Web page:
Airline Passenger Complaints Surged In 2012
ROMULUS (WWJ) - A new survey finds more travelers are complaining to the U.S. Department of Transportation about airline service — a 20 percent jump in the past year.
Private researchers, who’ve analyzed federal data on airline performance, say airlines are making seats smaller and more ticketed passengers are getting bumped from full flights. The industry is even looking at ways to make the smaller-than-a-broom closet restrooms more compact.
One traveler at Detroit Metro Airport said she’s all too familiar with some of the most common complaints.
“Delays — they don’t board you on time, which causes delays, canceled flights … but I guess that’s to be expected when you travel. I don’t know. I try not to complain too much,” she said.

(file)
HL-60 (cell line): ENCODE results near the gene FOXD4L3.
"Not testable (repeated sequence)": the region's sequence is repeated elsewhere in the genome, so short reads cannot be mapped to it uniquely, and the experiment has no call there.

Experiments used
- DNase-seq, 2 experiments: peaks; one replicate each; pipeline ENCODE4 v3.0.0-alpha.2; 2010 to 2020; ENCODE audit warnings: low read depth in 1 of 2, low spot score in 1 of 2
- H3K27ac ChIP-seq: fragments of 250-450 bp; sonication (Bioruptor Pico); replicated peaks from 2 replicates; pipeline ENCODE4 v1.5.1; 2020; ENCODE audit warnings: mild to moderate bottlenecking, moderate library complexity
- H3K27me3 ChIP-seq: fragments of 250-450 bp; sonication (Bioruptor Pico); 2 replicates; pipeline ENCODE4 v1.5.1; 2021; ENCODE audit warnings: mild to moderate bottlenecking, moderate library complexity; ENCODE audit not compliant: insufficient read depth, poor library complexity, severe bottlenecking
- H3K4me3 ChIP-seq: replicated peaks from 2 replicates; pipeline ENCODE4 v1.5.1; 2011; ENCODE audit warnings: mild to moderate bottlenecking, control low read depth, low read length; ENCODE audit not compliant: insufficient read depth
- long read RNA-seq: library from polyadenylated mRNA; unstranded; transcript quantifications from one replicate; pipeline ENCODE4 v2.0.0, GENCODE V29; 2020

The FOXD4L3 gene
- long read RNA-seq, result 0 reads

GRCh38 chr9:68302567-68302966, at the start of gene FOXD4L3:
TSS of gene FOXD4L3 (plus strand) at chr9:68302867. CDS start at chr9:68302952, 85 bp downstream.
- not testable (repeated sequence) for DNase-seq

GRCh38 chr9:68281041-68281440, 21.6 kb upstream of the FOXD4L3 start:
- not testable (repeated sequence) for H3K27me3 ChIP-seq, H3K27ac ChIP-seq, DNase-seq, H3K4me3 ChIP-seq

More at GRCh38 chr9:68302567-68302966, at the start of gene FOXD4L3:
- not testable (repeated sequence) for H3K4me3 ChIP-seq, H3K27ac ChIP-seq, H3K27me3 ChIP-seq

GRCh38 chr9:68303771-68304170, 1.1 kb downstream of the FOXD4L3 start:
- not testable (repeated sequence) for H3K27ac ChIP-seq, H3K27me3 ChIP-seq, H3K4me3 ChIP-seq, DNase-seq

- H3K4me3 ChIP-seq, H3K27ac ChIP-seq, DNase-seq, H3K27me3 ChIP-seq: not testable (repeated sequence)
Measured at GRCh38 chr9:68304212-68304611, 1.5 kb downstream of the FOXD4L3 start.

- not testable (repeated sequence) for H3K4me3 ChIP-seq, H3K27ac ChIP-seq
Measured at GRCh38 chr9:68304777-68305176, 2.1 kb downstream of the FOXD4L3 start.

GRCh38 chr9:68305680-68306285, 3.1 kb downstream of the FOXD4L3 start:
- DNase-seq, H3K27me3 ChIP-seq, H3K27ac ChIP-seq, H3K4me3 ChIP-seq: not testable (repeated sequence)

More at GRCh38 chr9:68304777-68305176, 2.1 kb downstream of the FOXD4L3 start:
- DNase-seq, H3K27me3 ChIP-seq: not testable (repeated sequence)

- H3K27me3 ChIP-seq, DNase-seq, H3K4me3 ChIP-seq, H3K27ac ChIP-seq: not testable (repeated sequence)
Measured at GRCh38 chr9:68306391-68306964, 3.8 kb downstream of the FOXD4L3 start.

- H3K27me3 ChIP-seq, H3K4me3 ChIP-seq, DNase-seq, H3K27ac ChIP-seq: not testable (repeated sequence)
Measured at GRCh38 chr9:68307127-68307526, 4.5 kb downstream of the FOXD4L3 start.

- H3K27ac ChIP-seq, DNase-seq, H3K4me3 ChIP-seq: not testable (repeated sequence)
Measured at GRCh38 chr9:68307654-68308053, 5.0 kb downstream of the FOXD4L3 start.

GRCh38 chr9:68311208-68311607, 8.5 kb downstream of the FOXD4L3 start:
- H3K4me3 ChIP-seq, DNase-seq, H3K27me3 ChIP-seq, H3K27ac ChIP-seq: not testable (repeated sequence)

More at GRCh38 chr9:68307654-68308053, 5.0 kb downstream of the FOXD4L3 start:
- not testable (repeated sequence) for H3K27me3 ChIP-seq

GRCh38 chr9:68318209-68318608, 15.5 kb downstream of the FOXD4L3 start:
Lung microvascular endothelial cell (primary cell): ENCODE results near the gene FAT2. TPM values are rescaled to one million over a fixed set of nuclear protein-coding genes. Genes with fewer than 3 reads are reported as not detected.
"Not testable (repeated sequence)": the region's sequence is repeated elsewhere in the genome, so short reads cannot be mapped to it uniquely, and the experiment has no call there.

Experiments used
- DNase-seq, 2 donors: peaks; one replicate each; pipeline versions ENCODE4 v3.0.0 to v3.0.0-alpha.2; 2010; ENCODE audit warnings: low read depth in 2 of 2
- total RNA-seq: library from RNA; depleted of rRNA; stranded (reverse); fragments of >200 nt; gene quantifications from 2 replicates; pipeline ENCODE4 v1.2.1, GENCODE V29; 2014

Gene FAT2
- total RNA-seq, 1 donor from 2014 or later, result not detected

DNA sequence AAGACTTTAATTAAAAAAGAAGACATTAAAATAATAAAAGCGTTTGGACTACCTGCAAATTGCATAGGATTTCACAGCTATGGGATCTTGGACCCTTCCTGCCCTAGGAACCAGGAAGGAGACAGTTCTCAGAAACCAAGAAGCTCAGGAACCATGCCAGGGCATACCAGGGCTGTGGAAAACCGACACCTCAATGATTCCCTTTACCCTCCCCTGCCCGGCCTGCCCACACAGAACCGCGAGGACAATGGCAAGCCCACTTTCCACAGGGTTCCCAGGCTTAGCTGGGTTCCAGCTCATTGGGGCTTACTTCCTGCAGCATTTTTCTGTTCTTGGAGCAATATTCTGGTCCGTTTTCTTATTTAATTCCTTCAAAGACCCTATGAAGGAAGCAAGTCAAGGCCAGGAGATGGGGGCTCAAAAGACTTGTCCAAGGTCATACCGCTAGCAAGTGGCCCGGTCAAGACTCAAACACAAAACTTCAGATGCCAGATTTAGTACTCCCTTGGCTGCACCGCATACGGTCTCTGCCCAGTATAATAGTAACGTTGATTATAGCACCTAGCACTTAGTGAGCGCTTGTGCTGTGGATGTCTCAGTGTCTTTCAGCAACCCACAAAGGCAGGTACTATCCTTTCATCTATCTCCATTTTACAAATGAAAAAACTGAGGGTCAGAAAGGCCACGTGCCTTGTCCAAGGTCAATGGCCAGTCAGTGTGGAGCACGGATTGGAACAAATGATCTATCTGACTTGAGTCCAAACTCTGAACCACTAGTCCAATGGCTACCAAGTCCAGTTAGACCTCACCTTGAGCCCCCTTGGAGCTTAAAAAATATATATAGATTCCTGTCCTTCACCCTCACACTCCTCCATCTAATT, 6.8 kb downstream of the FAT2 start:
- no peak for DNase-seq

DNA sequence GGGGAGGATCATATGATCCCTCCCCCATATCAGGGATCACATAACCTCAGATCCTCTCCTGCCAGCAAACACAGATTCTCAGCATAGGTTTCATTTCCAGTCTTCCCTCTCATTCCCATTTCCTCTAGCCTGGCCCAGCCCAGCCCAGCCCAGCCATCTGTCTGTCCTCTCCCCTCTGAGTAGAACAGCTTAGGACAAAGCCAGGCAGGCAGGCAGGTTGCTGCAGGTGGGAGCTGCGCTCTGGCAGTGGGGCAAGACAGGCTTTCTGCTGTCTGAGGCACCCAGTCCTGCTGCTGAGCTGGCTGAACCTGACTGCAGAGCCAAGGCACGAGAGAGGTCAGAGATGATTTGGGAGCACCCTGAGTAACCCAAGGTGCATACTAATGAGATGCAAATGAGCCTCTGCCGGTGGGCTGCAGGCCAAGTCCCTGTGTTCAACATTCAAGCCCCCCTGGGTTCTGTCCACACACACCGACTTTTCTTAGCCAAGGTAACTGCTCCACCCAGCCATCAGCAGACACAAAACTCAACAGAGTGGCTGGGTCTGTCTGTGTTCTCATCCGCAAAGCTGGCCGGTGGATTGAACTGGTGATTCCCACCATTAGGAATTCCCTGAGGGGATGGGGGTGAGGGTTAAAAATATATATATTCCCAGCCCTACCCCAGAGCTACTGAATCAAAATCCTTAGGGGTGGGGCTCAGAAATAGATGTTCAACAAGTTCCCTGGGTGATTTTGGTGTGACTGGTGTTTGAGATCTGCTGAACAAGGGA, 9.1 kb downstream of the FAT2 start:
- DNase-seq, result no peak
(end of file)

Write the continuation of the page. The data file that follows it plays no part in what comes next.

But most people talking to WWJ Newsradio 950’s Ron Dewey at Metro on Monday said they don’t know what the fuss is about.
One man, who travels around the globe for work, said it’s usually the holiday or vacation passengers who travel the least that complain the most.
“They’re just not gonna understand the games; they’re not gonna understand the seating issue… they’re just not gonna understand it. But, to me, you sit in a first class or a business class seat and it’s a completely different experience.
“When you’re doing research, you almost have to classify the kind of person you’re talking to to understand the basis of the feedback,” he said.
Others say it’s a matter of being prepared for the requirements and rigors of air travel and being able to roll with the changes.
The survey found that, according to respondents, airline quality improved in two important areas: on time performance and baggage handling.
When it comes to smaller seats, missed connections and higher ticket prices, one traveler said he’s just used to it.
“There’s less flights in the air, so, you know the connections are sometimes tighter, planes are fuller, and all that. But, again, it goes with the territory I guess,” he said.